Our bodies are chronically in "threat mode"—but being kind recalibrates our nervous system

Being kind to others positively impacts your physical and mental health, according to this groundbreaking research by Stanford professor Dr. James Doty.

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  • The default "rest mode" of our brains is often taken over by a "threat mode" setting because of our stressful, "on-the-go" lifestyles. When we are chronically in threat mode, this leaves us with less capacity for compassion.
  • Showing compassion or acting kind to others can actually change your physiology, taking you out of threat mode and putting you back into your natural "rest and digest" mode.
  • Research by a well-known Stanford professor Dr. James Doty has shown that acts of kindness or compassion that put us back into our "rest mode" can have lasting positive impacts on our physical and mental health.
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William Shatner: Empathy must be taught

What a group of orphaned elephants can teach us about emotion and learned social skills.

  • Empathy is defined as the act of recognizing, understanding, and being sensitive to the feelings and experiences of others.
  • Sharing a story about young elephants at a nature preserve, William Shatner argues that empathy is a learned skill, not an inherited trait.
  • "That has to be learned, and I don't think it's any different from a boy to a girl. You have to walk in the shoes to experience what the other person is experiencing."
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Yann Martel: ‘Transgression is central to art’

Is it acceptable to write a story from the perspective of someone who is completely unlike you?

  • Man Booker Prize-winning writer Yann Martel, a Canadian man, has written from the perspectives of a man with AIDS, a body-switching woman, an Indian boy, and 20th-century Portuguese widowers.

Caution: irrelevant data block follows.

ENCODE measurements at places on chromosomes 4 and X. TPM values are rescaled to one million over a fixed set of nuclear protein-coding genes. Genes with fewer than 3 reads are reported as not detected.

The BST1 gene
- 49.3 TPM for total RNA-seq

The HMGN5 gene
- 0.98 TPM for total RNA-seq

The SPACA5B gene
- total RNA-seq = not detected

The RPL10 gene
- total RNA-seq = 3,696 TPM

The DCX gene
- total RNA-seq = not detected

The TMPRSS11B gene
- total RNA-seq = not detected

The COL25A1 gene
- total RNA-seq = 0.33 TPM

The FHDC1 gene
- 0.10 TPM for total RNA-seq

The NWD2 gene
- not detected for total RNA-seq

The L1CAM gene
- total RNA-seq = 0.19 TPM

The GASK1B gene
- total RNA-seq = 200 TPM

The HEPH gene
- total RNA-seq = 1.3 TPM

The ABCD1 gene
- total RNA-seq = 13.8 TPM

• Is it acceptable to write from the perspective of someone who is completely unlike you? Martel believes these transgressions put empathetic imagination into practice, allowing your mind to go where your body cannot.
  • In Martel's case, it's the recipe for great art—books that have been loved and read by millions. "[W]e are who we are in relation to others," says Martel. "But the key thing is the empathetic imagination, and the empathetic imagination is the great traveler. And travelers necessarily cross borders. And not only do they have to but it's a thrill to do so. It's a thrill encountering the other."
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Nudging meat off the menu

How do you convince people to break the habit of a lifetime?

To keep global heating below 2°C, the world's appetite for meat must change.

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Any attempt to propose a detailed alternative to the capitalist economic system in a short article could be seen as somewhat presumptuous.

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